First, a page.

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Celebrating Beauty and Color: Mikela Henry-Lowe

Celebrating Beauty and Color: Mikela Henry-Lowe

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Mikela Henry-Lowe shares her process and her passion for color.

Magazine (TAM): Tell us about your education.
MIKELA HENRY-LOWE (MHL): I learned to paint from my classes at high school. I was taught color theory, which colors work well with other colors and why, and I always keep this in mind when working on my own projects. Most artists have to learn about the different “isms” of the art world, and being exposed to Expressionism, Abstract Expressionism and Cubism has molded the way I approach color in my acrylic paintings.

TAM: Can you describe your process in some detail?
MHL: Before I even start to stretch a canvas, I’ve already made decisions on what color goes where and how I want the subject to be positioned within the frame of the canvas. If I’m painting a sap green background, then nothing on the figure can be sap green. When I paint, I see the canvas as broken down into sections of patterns. I don’t see myself as painting a portrait. I see blocks of colors stacked one on top of the other, with and against each other to bring forward the beauty of the subject. It’s about working in layers.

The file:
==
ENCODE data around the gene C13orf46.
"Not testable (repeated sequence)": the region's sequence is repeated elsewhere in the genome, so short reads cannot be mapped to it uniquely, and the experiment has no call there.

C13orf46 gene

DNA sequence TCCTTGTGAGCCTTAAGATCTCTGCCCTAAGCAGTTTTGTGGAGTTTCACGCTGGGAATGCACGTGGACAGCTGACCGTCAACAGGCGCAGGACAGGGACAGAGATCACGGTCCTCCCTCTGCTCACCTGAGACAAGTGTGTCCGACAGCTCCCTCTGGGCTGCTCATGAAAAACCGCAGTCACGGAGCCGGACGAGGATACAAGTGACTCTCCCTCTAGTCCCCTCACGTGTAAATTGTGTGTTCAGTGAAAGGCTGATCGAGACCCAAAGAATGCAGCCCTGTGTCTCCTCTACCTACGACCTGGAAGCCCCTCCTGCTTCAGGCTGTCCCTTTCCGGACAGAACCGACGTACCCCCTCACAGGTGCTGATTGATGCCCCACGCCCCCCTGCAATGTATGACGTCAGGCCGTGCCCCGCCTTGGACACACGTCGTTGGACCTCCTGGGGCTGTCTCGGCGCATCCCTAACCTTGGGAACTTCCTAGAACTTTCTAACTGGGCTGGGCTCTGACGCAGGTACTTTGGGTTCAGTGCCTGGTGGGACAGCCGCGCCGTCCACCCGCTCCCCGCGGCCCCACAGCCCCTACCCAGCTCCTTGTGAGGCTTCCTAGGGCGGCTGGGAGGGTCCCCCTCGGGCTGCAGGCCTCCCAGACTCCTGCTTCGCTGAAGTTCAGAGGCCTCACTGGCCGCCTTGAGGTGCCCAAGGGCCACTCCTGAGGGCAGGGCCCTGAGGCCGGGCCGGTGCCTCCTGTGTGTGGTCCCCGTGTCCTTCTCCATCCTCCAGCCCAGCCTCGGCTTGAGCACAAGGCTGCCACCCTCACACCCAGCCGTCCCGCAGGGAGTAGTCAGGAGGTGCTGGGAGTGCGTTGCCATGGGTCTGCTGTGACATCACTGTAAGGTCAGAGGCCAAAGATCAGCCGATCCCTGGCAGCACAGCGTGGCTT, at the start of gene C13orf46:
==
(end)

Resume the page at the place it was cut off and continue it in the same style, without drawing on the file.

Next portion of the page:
TAM: What helps you bring out the individuality of each subject while also keeping in mind that each one is part of a larger series? MHL: One word: “color.” I generally source the images I paint from Instagram. I bring out their individuality with the colors I feel best suit them or what might be striking against their skin tone—painting the aura I feel they might possess. My subjects are connected through culture. What country they’re from helps inform my decisions. I’ve painted women who are Haitian, Nigerian, Ghanaian and South African. They’re all connected by their shared culture, a culture of similarities.

TAM: What knowledge do you hope people walk away with after seeing your work? MHL: That black women are beautiful, that black women aren’t only the stereotypes placed upon them by society. I want all types of beauty to be celebrated. It’s all about positivity.

This article originally appeared in the January/February issue of Magazine (subscribe to Magazine here). Visit the artist’s website at

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